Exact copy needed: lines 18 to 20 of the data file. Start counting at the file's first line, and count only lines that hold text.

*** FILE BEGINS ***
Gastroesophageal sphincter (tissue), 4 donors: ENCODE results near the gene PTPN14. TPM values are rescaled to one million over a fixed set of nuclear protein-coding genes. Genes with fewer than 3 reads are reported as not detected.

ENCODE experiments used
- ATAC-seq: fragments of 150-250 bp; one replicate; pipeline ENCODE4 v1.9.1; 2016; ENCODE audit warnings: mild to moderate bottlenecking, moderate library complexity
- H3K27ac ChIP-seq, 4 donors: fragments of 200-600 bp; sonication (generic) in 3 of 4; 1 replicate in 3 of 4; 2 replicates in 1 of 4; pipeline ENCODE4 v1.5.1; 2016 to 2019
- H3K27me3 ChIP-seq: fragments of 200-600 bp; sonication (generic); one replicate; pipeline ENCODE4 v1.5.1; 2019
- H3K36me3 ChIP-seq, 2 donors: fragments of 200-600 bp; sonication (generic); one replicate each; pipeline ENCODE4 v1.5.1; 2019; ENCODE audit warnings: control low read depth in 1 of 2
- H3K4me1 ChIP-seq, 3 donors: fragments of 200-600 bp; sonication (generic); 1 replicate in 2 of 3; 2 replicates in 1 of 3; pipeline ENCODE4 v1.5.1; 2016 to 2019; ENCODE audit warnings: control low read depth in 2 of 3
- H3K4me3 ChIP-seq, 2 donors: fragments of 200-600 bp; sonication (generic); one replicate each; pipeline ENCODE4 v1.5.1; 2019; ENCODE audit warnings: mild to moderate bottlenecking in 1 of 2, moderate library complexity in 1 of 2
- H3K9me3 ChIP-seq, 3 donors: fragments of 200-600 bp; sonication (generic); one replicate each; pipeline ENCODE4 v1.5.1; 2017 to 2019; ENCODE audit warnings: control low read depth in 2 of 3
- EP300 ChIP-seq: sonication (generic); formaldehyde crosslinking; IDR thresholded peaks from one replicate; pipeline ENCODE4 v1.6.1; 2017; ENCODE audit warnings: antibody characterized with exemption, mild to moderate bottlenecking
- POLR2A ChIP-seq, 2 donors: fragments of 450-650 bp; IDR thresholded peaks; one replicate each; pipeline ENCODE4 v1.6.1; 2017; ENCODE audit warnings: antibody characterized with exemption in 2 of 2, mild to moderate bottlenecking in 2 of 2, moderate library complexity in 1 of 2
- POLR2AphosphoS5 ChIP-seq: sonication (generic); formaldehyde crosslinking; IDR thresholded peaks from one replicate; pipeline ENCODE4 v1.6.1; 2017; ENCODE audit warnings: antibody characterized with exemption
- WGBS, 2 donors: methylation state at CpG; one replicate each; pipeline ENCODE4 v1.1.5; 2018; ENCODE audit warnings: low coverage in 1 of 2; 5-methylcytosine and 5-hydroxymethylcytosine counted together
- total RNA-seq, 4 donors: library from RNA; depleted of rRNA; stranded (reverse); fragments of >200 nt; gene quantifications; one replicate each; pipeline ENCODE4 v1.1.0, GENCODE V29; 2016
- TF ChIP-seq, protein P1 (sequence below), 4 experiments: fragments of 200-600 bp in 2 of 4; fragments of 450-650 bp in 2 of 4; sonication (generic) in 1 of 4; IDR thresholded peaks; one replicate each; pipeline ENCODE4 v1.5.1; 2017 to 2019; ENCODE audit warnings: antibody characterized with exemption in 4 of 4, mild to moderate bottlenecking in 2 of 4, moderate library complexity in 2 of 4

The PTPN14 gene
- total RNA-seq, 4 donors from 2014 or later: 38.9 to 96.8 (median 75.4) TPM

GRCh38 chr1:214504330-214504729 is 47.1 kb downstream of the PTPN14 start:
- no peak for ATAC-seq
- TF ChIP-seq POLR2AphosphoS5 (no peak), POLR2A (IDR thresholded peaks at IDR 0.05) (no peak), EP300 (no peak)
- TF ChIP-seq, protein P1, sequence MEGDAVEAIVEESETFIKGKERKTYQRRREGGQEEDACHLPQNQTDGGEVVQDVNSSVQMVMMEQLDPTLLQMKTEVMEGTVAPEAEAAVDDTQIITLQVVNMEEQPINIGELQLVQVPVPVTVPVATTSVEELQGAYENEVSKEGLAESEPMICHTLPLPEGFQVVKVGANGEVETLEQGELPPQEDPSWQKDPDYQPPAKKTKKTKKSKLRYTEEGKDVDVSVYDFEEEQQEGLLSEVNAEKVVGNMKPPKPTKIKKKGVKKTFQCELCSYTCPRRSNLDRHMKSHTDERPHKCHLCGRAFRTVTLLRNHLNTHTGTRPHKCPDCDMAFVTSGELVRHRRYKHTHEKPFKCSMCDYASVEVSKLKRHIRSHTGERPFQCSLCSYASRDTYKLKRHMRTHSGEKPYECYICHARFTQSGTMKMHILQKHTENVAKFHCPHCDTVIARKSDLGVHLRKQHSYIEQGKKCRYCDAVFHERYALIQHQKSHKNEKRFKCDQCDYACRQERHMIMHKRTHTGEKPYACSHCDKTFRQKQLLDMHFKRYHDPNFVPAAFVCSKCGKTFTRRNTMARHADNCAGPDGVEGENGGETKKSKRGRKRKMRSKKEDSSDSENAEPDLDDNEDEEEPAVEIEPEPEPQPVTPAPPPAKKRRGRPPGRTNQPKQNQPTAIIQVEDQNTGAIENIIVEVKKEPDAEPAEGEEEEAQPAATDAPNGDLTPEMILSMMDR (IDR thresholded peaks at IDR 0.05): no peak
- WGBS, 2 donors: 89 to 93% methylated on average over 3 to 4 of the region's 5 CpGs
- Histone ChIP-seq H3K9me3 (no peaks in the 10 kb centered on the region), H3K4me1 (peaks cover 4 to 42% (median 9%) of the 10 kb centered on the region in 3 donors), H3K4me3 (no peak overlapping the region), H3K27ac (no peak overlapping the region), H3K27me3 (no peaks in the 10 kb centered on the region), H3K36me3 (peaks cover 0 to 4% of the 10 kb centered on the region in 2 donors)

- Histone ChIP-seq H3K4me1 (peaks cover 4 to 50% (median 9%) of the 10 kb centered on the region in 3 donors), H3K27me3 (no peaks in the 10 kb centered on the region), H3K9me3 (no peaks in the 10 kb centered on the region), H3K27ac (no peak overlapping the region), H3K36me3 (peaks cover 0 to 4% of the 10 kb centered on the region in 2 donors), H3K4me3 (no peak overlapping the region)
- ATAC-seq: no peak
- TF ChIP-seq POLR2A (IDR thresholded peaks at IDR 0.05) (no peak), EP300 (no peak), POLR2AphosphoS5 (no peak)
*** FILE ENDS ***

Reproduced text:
GRCh38 chr1:214504330-214504729 is 47.1 kb downstream of the PTPN14 start:
- no peak for ATAC-seq
- TF ChIP-seq POLR2AphosphoS5 (no peak), POLR2A (IDR thresholded peaks at IDR 0.05) (no peak), EP300 (no peak)